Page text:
Incredible story of bush fire survival

Posted: January 9, 2013 in Popular Culture et al
Tags: , , , , , , , ,

I wrote yesterday of the horror of widespread bushfires at this time of the year in Australia.

Today comes the welcome news that no-one has died in the Tasmanian fires, although there has been considerable property damage, but one family’s story has “gone viral” around the world. It will certainly touch the heart of anyone who has experienced a wildfire.

The family shelter under the sea jetty – this powerful image has captured the imagination of the world.

Tim Holmes yesterday told how his wife Tammy and their five grandchildren huddled in water under a jetty for two and a half hours to avoid the fire which destroyed the couple’s home in Dunalley, Tasmania.

Mr Holmes and his wife were looking after grandchildren Matilda, 11, Liam, 9, Caleb, 6, Esther, 4, and Charlotte, 1, while their mum Bonnie and dad David were out.

Mr Holmes thought he had prepared his property for Friday’s bushfire, but when he saw smoke rise from a nearby ridge, he sent Tammy and the grandchildren to the nearby sea jetty.

Despite the arrival of three fire trucks, the 62-year-old could not defend the home he built himself.

“I looked at the firefighters and said, ‘I have to go to Tammy and the kids’.” Mr Holmes ran downhill and found Tammy and the five grandchildren huddled in the water, with their pet dog Polly on the jetty.

“For the next 2½ hours we huddled under the jetty as the fire intensified and produced a plume of smoke, ash and debris that left us with very little oxygen,” he said.

“There were times when we had to move out deeper because it was too hot, and there were times when the jetty itself caught fire.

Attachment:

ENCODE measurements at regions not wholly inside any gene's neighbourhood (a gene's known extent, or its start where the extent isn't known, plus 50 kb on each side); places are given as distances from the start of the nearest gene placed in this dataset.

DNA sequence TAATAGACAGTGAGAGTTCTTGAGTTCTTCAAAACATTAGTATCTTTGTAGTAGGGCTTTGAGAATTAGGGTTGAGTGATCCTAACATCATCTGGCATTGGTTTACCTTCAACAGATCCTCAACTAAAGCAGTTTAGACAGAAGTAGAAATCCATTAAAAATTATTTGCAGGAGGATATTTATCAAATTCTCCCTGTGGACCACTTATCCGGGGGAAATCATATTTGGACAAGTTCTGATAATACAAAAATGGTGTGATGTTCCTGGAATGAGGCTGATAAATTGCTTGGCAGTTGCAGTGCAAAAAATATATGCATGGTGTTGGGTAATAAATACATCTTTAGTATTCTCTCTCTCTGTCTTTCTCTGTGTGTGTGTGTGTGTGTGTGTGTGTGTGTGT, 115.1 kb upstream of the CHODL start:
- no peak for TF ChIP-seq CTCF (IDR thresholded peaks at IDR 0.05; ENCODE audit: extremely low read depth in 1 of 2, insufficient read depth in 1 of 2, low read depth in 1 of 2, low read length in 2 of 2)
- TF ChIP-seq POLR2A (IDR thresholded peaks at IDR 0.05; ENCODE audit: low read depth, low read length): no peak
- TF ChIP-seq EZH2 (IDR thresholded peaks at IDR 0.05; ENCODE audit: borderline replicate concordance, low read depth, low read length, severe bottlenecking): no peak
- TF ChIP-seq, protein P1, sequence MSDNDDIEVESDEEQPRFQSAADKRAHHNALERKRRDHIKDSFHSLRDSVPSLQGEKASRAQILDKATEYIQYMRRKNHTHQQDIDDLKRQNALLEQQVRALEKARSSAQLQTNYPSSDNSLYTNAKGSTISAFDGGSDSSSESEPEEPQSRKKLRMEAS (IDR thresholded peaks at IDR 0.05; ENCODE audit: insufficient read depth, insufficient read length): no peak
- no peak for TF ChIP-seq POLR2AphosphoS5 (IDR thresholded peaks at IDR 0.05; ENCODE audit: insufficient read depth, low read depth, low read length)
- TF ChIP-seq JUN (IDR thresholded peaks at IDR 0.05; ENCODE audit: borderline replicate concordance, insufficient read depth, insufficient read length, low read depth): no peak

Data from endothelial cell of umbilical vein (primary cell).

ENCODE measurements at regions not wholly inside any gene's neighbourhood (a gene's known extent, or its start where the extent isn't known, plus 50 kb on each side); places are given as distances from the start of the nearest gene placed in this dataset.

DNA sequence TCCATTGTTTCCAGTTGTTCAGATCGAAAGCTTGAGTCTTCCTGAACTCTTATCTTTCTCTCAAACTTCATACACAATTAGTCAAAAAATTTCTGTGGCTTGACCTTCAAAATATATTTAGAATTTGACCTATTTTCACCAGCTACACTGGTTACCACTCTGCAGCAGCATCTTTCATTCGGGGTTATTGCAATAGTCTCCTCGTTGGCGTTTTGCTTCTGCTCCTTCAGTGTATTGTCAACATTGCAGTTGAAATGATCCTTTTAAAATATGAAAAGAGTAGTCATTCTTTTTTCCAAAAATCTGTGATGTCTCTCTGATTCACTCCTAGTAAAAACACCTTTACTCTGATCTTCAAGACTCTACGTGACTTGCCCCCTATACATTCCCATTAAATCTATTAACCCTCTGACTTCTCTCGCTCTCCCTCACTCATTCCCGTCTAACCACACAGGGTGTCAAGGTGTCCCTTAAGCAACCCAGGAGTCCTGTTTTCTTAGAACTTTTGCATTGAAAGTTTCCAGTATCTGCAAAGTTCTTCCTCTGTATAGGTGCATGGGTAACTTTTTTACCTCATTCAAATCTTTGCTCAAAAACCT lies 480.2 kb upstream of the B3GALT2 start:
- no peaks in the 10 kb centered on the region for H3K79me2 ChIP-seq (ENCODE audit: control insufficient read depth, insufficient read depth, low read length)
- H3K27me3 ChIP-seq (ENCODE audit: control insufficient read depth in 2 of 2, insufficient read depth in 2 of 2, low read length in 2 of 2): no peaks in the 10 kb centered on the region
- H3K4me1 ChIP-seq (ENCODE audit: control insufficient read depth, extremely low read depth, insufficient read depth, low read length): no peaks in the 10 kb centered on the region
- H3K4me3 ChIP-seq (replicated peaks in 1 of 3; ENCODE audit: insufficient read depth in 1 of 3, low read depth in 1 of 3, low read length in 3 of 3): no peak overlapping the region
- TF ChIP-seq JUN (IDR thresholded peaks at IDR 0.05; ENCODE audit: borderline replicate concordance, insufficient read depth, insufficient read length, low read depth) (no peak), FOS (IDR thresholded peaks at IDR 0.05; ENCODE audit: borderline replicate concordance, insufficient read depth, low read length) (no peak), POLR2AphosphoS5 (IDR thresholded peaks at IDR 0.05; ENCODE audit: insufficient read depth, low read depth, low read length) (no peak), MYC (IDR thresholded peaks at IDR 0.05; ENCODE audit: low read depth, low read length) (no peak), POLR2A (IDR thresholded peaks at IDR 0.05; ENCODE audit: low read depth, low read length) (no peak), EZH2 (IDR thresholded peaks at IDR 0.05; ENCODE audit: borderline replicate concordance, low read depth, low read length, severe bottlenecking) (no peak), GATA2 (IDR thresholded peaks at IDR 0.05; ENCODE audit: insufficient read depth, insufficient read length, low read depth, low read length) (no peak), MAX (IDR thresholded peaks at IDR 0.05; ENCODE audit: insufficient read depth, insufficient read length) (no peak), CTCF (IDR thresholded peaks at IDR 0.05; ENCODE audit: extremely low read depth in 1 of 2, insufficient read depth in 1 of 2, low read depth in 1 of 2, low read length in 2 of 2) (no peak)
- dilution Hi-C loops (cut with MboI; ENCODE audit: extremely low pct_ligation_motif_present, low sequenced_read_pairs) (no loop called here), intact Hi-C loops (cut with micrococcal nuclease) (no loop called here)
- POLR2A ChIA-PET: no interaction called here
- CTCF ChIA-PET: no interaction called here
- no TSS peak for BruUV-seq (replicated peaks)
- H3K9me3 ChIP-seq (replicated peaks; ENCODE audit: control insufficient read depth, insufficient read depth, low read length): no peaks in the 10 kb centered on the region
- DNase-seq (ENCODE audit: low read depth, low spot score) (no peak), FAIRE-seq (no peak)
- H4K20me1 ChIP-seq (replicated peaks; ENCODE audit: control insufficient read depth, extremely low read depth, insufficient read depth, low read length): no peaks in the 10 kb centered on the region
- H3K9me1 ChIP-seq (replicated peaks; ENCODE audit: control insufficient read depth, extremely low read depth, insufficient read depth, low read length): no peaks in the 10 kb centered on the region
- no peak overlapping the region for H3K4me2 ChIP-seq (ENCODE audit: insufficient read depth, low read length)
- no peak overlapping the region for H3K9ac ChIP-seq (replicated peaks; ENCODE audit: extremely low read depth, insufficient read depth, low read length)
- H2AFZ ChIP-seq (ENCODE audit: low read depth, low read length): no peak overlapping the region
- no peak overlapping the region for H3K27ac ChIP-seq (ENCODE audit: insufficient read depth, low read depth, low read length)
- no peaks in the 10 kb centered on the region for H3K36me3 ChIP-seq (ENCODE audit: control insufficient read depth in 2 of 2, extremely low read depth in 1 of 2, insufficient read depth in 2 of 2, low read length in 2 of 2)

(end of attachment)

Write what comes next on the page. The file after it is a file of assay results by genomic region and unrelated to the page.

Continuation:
“I was able to scoop some water onto the jetty and put it out.”

They eventually made their way to safety as the fire burnt itself out.

“It’s all gone, every last item, but it’s a great sense of relief to think that we lost not one hair on a child’s head,” Mr Holmes said.

I don’t doubt that these brave kids’ parents will be forever thankful for the wisdom and alertness of Grandad and Grandma. I have been at the coast in Australia when a nearby bushfire started raining ash on us. (At Metung, on the Gippsland Lakes, in Victoria.) Over our heads the smoke loomed ominously, and the unmistakeable eucalypt-and-grass tinged smell of the fire pervaded everything, but thankfully the fire was far enough away that we were not directly threatened. It was, nevertheless, a deeply disturbing experience.

As I write, NSW is still burning, despite a cool south-westerly change helping the situation. It appears no one has died there either, which is a blessing.

Next week will also, apparently, be a very bad one for fire danger throughout the country. We have family working at Uluru, where they are looking forward to temperatures in the shade in excess of 50 degrees Celcius, or a balmy 122 degrees Fahrenheit.

So all of you sitting staring at rain or snow in northern climes – count your blessings.

(Yahoo and others)

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